Those injured in gun violence have longer-term mental physical health problems than those hurt in motor vehicle crashes, according to new research. File photo by tung256
Jan. 16 (UPI) -- People injured as a result of gun violence in the United States have higher rates of chronic pain, post-traumatic stress disorder and other physical and mental health problems in the months after these incidents than those hurt in motor vehicle crashes, a new analysis has revealed.
In findings published Thursday in the journal Annals of Surgery, researchers note that, among survivors of firearm injury, 68 percent reported daily pain, 53 percent screened positive for PTSD, 39 percent reported a new functional limitation in an activity of daily living -- like walking, cooking, eating or going to the bathroom -- and 59 percent had not yet returned to work.
In all, three out of every four firearm injury survivors had at least one of these negative long-term outcomes.
"We need to better understand the causes of these outcomes so that we can find opportunities for intervention," study co-author Juan P. Herrera-Escobar, research director of Long-Term Outcomes in Trauma in the Center for Surgery and Public Health at the Brigham and Women's Hospital in Boston, said in a statement. "This work has profound implications for trauma systems and highlights the failure to help patients receive the proper services for a successful recovery after a traumatic, firearm-related injury."
According to the Giffords Law Center, 36,000 Americans are killed by guns each year, while an additional 100,000 are shot and injured. In 2017, gun deaths reached their highest level in at least 40 years, with 39,773 deaths, the organization reports.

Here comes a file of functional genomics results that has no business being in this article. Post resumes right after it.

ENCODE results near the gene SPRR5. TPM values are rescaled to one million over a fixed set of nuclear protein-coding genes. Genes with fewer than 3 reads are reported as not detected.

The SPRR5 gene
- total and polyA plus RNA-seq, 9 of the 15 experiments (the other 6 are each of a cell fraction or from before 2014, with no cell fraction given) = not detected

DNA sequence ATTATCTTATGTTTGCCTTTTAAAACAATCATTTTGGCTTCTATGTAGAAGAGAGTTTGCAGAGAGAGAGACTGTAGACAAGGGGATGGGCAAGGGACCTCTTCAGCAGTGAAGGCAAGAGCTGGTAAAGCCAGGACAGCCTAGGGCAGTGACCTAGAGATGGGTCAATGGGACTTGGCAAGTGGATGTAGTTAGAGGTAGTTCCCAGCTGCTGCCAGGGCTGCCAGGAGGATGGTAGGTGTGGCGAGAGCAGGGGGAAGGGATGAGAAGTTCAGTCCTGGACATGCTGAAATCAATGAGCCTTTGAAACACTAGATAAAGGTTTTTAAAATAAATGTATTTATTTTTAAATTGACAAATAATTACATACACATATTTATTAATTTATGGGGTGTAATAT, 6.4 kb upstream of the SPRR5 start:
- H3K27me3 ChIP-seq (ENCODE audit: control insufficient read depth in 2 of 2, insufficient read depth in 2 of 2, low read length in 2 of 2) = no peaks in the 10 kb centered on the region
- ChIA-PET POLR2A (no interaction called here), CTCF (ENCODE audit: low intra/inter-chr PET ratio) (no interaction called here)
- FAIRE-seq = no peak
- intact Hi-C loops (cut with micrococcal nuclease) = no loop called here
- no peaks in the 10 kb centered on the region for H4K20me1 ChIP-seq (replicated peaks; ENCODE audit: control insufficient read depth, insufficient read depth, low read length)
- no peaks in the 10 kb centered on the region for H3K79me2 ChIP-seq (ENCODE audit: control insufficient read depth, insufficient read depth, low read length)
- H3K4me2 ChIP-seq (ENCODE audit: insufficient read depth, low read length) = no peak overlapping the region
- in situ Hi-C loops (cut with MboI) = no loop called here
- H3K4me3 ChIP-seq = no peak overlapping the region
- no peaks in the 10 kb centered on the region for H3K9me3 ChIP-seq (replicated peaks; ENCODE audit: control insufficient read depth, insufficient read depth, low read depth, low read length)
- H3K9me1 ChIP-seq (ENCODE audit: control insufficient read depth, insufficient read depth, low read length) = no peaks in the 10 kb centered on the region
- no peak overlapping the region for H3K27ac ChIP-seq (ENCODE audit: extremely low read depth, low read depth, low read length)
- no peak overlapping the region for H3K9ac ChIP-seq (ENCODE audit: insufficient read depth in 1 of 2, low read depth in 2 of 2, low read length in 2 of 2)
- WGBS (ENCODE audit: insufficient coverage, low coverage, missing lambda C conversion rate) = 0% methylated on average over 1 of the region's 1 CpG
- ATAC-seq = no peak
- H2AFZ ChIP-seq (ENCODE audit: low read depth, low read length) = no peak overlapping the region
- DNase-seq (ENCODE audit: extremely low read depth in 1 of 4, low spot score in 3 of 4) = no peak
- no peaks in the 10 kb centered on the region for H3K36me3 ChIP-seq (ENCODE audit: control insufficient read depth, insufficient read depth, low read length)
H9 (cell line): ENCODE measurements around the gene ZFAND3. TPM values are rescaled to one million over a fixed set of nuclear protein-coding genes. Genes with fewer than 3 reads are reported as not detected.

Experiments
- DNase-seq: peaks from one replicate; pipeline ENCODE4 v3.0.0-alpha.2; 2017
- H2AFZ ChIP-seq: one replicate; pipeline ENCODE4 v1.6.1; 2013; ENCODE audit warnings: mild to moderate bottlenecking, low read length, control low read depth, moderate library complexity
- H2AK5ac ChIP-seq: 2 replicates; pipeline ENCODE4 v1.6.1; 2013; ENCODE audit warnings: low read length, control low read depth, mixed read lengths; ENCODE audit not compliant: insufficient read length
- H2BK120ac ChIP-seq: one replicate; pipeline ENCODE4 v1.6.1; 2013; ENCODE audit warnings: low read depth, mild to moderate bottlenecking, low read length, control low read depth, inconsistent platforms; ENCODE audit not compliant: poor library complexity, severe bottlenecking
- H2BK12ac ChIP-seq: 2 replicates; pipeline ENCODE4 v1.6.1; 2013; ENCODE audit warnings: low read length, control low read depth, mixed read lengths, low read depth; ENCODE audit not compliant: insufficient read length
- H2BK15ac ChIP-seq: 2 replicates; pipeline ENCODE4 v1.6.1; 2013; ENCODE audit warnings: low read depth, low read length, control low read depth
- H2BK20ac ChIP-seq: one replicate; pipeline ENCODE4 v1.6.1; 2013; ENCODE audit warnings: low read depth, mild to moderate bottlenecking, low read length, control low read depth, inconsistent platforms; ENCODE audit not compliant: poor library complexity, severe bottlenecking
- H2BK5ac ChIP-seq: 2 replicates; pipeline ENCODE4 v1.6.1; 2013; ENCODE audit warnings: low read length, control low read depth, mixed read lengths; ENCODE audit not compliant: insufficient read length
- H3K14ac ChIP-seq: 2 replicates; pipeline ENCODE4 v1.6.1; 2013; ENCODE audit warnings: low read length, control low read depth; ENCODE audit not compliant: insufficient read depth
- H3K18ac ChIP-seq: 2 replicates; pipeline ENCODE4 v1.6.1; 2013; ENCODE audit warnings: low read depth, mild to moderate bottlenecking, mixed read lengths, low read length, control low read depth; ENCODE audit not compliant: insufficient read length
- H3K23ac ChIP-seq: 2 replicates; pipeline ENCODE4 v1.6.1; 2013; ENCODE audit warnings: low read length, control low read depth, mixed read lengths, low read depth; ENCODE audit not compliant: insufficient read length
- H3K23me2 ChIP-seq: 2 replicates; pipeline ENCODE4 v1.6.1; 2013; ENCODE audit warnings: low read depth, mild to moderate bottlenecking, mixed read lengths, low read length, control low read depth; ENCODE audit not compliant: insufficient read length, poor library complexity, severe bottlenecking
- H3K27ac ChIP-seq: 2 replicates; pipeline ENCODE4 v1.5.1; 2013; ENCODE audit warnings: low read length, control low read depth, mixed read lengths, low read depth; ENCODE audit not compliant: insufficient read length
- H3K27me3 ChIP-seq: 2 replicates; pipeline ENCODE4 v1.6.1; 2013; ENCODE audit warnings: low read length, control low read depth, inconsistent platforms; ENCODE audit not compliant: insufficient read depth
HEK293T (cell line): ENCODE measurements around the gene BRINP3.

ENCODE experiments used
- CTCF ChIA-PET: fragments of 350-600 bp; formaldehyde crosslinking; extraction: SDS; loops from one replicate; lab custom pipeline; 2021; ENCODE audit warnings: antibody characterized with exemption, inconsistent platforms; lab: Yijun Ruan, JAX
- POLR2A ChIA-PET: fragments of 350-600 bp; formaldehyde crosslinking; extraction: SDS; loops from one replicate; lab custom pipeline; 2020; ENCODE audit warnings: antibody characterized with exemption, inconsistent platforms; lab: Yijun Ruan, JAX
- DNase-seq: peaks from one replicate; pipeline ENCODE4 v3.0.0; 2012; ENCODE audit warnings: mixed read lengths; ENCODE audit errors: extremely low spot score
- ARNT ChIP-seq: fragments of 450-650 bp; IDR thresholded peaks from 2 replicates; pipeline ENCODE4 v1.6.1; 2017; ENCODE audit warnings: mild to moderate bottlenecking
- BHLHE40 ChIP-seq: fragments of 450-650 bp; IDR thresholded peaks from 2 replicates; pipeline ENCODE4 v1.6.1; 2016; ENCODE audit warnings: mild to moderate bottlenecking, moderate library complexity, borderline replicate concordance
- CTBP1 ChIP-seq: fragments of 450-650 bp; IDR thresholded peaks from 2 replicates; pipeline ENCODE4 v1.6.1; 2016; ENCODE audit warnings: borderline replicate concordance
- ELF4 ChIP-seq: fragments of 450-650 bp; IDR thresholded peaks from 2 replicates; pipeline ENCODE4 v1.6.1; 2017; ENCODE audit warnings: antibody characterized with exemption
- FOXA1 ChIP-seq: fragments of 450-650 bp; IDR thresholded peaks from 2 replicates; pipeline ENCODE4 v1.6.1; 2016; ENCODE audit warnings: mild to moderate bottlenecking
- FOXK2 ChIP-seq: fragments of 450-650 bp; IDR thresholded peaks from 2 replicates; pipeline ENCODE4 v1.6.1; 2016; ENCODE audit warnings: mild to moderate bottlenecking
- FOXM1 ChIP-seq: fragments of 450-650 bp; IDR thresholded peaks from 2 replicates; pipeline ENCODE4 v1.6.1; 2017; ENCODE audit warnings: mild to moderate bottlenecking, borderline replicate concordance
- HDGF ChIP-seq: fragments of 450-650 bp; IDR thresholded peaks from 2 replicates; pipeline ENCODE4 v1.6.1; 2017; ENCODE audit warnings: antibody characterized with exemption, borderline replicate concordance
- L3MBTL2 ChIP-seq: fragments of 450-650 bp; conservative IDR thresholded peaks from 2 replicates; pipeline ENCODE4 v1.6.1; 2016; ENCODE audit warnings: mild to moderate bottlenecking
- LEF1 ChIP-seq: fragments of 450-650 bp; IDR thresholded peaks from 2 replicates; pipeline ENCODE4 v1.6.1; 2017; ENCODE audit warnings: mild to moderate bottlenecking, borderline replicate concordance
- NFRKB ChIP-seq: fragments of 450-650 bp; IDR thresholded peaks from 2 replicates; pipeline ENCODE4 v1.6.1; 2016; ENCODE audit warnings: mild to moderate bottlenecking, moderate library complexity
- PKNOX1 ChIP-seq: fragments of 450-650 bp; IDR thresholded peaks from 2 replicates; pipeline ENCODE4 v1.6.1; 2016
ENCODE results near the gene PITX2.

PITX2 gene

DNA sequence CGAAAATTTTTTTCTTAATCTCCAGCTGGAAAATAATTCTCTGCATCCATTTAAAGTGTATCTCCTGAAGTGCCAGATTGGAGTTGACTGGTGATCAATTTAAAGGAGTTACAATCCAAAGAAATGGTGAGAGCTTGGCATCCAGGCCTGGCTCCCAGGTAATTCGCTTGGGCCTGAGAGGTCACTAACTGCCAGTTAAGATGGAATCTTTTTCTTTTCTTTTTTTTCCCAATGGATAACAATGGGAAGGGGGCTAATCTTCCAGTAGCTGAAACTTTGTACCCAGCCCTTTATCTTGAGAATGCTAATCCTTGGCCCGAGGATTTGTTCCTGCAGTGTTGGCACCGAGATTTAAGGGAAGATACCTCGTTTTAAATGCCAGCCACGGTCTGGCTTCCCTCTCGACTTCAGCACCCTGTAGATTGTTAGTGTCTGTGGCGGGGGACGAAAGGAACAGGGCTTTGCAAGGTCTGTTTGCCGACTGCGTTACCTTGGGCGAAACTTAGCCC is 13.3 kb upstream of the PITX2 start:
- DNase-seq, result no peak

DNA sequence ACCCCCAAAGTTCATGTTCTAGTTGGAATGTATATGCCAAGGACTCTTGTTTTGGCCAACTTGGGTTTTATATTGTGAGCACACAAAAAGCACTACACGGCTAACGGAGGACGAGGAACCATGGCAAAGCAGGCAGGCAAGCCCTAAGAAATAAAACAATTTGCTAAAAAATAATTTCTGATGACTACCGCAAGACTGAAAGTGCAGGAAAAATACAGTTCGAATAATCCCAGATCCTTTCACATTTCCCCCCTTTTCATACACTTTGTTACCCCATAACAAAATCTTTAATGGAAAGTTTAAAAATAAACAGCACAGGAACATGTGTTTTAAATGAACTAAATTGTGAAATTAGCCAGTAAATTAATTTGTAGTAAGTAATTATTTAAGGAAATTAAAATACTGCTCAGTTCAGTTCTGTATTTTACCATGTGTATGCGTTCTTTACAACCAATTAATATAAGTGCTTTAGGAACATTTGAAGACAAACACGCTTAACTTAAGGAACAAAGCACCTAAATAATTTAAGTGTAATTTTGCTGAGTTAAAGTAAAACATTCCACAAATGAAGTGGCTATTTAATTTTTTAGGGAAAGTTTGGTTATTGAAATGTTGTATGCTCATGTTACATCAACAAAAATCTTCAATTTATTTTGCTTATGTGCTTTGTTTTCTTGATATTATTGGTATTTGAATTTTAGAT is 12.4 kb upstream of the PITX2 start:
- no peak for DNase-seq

To compare, the U.S. Centers for Disease Control and Prevention reports that 3 million people nationwide are non-fatally injured in motor vehicle crashes annually. Crash-related injuries are costly, with medical care expenditures and lost productivity exceeding $75 billion in 2017.
As part of the Functional Outcomes and Recovery after Trauma Emergencies, or FORTE, project, Herrera-Escobar and his colleagues surveyed adults who had survived traumatic injury after being treated at one of three level-I trauma centers in Boston between 2015 and 2018. FORTE is designed to measure long-term outcomes that are meaningful to patients and their families, including functional status, health-related quality of life, treatment adherence, and more.
Of 177 eligible firearm injury survivors, the team successfully contacted 100 and, ultimately, 63 completed the survey. The 35 percent response rate was much higher than in previous studies of firearm injury survivors, the authors said.
They analyzed outcomes for people who had survived firearm injury six to 12 months after these incidents and compared them to people who had survived similar injuries sustained in motor vehicle crashes.
Not only were rates for chronic pain and PTSD significantly higher than rates among the general population, survivors of firearm injury were significantly more likely to have daily pain or PTSD. They also had worse physical and mental health-related quality-of-life than survivors with similar injuries from motor vehicle crashes, researchers said.
"When it comes to the public health problem posed by firearm injury, death is just one piece of the puzzle," Herrera-Escobar said. "Mortality rates for trauma patients have been dropping significantly over the last 20 years, but this presents a new challenge: What will we do for patients whose lives we save but who continue to suffer from the repercussions of traumatic injury? Our study shows that injury, and especially firearm injury, casts a long shadow over the lives of those who survive."